We created Deadly Dozen with readers as our top priority. We packaged an incredible value. 12 Books from The Twelve at 99 cents. We did everything possible to offer Deadly Dozen everywhere. Our goal was to make sure everyone who wanted an electronic copy of Deadly Dozen had the opportunity to pick one up with no friction whatsoever.

2) Be Inclusive Not Exclusive

We often speak of reaching readers as if readers were a homogenous group. But reader preferences vary widely. Some will read only tree books and one regret we have is that we couldn’t make Deadly Dozen available in paper. e-Book readers are intensely loyal to their format of choice: Kindle, iBooks, Kobo, Google Play, and Nook have their devoted fans. e-Book reader preferences don't end there. We located and served as many preferences as we could.

3) Be Generous

Authors have asked me how my reduced price boxed sets can benefit an author. Aren't we authors better off selling a reader six books individually at regular prices instead of two reduced price volumes at cheaper prices? Since the success of Deadly Dozen, industry professionals are asking how The Twelve can possibly afford to sell 12 books for 99c, or a profit per author of three cents each.

The answer for both single-author boxed sets and multi-author sets is the same. Our goals are to reward our loyal readers and find new loyal readers for our work. I believe we do that best when we serve readers’ best interests. Readers appreciate our attention to their needs.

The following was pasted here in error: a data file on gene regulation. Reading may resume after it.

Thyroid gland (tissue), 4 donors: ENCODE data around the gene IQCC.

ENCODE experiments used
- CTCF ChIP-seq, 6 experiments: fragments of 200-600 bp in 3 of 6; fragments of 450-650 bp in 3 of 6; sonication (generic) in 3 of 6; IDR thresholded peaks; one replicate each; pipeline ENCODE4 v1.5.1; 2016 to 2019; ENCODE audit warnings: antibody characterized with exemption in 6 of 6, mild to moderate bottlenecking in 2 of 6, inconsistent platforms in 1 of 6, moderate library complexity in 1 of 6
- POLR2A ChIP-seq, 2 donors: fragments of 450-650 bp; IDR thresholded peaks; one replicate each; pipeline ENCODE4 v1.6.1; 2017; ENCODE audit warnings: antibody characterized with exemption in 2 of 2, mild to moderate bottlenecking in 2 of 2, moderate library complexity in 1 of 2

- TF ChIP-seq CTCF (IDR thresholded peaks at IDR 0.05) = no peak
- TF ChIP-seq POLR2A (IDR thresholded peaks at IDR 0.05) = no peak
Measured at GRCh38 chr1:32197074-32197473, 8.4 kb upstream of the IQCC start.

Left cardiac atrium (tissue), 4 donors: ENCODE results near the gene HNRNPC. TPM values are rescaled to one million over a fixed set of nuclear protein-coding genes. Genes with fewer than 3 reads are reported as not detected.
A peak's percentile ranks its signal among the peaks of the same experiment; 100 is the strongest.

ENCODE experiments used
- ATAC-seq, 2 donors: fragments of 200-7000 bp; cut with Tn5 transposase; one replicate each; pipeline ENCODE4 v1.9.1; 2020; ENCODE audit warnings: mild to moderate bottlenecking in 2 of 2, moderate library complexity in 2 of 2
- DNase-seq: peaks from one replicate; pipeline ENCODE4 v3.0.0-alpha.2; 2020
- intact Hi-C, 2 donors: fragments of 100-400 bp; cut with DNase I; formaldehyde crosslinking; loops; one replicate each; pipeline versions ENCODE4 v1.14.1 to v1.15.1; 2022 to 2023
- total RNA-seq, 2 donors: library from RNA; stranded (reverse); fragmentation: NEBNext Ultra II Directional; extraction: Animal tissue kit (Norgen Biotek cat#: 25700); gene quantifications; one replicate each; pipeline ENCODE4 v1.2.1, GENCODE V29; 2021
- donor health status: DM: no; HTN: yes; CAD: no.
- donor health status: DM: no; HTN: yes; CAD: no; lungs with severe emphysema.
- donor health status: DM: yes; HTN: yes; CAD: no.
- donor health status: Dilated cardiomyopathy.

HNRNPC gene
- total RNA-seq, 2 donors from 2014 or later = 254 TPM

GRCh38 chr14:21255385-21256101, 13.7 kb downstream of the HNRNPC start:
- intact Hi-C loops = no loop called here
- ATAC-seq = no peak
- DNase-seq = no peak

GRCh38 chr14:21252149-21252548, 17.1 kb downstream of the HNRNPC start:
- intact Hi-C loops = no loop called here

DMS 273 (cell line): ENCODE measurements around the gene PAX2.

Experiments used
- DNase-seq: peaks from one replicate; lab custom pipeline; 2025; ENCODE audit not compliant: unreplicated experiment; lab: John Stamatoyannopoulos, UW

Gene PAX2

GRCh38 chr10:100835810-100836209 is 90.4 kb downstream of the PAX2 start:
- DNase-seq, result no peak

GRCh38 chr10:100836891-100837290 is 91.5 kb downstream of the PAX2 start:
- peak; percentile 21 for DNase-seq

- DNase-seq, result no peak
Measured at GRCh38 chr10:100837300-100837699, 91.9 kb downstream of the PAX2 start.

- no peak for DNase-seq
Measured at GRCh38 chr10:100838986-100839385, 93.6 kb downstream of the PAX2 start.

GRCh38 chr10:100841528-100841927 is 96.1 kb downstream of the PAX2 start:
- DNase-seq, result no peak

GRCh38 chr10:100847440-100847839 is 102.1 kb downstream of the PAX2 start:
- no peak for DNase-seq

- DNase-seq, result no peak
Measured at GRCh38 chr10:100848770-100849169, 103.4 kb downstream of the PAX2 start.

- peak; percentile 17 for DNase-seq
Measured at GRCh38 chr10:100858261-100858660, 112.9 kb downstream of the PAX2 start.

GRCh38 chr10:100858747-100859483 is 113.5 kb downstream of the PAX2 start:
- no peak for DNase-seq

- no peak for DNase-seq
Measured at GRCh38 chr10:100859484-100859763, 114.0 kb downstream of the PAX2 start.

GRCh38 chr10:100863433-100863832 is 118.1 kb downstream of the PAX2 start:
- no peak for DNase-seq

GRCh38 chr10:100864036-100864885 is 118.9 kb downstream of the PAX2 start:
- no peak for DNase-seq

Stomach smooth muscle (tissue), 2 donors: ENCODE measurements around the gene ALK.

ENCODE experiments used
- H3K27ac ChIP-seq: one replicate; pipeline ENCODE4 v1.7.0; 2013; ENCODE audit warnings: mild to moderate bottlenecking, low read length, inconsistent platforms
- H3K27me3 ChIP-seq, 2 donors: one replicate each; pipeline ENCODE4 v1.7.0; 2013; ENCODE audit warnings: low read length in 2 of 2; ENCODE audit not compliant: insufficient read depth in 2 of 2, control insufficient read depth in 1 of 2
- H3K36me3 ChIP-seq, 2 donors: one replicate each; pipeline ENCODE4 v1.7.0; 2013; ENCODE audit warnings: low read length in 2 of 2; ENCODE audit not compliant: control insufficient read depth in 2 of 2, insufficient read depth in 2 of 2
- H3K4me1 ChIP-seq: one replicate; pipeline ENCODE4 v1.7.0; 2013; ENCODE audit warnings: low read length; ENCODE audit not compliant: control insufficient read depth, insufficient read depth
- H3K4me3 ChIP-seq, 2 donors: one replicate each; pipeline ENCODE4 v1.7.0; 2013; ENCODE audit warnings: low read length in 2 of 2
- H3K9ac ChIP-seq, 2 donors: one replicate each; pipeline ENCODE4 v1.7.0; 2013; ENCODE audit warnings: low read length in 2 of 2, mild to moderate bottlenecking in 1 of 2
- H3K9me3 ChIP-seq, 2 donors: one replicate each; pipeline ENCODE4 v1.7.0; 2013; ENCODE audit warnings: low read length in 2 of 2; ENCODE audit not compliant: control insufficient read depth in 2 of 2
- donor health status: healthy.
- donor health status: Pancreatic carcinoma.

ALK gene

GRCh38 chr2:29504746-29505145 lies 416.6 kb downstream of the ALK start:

When authors offer both individual books and boxed sets, we serve reader preferences. The happy paradox has been that individual book buyers and power readers can be two different audiences and one does not adversely impact the other. Instead of costing authors money in lost individual sales, boxed sets usually have the positive result of generating additional revenue when the new readers buy our other books, along with creating more satisfied readers who know we are putting them first. Everybody wins.

Have you tried offering your work in boxed sets? What results have you experienced? Have you read boxed sets? What do you love about buying books in sets? 

Like to share this helpful information with other author friends? Here's our suggested tweet to make it easier:

“How to use #BoxedSets to sell  more books: http://wp.me/p44e6Y-1HM with @DianeCapri via @IndieAuthorAlli”


Author: Diane Capri

Diane Capri is a recovering lawyer, author of The Hunt for Reacher series, Judge Wilhelmina Carson mysteries and more. She's a snowbird who divides her time between Florida and Michigan, an active member of Mystery Writers of America, Author’s Guild, International Thriller Writers, and Sisters in Crime. She loves to hear from readers and is hard at work on my next novel. Her author website is at www.dianecapri.com.


This Post Has 14 Comments
  1. So, if you have a book included in a boxed set, and then you release that same book simultaneously as a single title…there’s benefit to doing that? I guess there are some who’ll purchase the single title who would not want to purchase the boxed set?

    Reason I’m asking is because, I’ve seen authors band together to do a boxed set and price the boxed set at 99 cents. I then see some of those boxed set titles released as singles, yet, the price of the singles is the same, or more than the boxed set – which makes no sense to me? If you have a boxed set priced at 99 cents, why have one of those books priced as a single title for $2.99? It’d make more sense to simply purchase the boxed set, even if the reader does not read all of the books?